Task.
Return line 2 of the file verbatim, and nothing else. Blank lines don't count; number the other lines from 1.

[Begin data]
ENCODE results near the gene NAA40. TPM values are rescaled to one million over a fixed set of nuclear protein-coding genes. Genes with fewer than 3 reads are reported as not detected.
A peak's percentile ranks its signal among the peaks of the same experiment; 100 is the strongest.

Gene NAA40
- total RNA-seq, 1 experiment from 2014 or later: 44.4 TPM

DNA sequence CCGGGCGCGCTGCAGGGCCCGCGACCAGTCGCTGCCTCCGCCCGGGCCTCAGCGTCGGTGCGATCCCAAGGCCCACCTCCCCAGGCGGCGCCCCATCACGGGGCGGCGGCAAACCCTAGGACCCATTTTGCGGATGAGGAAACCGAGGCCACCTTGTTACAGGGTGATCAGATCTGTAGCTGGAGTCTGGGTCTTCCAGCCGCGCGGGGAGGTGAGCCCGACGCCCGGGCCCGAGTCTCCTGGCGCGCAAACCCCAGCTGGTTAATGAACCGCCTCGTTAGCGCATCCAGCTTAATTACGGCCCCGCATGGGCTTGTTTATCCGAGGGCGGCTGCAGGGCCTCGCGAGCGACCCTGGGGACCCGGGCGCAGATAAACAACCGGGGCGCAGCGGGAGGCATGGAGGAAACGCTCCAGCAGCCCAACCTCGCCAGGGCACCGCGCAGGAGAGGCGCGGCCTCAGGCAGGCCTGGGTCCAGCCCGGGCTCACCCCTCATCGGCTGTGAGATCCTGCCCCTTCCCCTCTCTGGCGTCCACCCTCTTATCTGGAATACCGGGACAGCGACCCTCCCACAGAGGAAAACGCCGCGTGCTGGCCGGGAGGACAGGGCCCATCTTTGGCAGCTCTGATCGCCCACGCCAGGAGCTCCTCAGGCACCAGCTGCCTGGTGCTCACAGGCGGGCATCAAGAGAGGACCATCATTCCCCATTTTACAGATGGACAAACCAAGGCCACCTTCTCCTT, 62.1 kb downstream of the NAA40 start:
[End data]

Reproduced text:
A peak's percentile ranks its signal among the peaks of the same experiment; 100 is the strongest.